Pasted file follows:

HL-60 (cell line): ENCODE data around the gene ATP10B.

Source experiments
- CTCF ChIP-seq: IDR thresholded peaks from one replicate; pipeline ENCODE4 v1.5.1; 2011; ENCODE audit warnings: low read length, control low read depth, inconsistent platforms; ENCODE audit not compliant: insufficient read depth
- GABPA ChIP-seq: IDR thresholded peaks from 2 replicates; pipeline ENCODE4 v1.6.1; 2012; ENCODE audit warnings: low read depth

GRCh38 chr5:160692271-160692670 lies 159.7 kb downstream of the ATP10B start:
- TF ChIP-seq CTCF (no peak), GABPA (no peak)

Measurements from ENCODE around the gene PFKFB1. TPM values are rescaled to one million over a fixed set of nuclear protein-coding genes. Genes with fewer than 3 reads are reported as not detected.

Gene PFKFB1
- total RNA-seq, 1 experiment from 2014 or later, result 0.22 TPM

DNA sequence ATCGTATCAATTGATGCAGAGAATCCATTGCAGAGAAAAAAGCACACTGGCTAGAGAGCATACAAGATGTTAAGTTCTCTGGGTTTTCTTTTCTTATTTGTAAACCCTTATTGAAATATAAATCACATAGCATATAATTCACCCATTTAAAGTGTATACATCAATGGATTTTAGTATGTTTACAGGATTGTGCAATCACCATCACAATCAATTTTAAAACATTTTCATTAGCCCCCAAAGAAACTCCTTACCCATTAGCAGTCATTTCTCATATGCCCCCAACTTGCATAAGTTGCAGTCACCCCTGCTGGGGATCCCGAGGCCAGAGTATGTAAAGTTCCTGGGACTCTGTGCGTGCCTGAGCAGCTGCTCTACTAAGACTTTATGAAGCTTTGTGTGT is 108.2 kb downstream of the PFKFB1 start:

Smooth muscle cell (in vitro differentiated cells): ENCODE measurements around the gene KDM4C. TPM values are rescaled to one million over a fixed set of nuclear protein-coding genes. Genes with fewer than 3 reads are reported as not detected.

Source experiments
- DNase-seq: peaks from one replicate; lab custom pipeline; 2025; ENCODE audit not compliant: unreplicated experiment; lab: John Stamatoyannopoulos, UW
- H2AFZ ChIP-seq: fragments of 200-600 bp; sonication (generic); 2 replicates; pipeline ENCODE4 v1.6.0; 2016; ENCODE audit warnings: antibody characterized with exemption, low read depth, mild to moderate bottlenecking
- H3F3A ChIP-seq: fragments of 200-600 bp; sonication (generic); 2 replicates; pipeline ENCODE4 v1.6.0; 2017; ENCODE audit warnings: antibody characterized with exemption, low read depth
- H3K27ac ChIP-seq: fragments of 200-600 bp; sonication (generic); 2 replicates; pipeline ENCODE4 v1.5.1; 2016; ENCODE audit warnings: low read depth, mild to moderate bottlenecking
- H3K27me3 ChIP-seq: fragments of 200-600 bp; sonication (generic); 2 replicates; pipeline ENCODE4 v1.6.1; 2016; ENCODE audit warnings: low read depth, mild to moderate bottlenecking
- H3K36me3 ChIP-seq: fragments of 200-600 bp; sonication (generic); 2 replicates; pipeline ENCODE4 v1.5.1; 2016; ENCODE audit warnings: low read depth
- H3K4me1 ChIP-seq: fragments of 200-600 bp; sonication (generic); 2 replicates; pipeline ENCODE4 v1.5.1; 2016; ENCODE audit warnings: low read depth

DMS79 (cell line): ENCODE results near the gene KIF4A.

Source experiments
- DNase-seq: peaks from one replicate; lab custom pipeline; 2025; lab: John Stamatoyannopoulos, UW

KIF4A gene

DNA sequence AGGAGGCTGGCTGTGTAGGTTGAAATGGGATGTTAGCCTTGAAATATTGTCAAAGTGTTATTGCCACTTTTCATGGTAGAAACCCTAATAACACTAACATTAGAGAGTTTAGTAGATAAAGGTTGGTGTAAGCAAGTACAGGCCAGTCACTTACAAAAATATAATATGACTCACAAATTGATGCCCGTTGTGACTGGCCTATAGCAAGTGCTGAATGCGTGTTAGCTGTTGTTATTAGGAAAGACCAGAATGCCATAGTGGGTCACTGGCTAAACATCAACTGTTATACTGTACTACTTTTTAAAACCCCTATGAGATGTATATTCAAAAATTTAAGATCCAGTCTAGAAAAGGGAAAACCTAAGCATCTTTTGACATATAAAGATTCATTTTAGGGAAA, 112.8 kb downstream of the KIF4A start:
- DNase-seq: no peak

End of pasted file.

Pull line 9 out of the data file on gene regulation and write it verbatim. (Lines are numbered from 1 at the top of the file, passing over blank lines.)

- total RNA-seq, 1 experiment from 2014 or later, result 0.22 TPM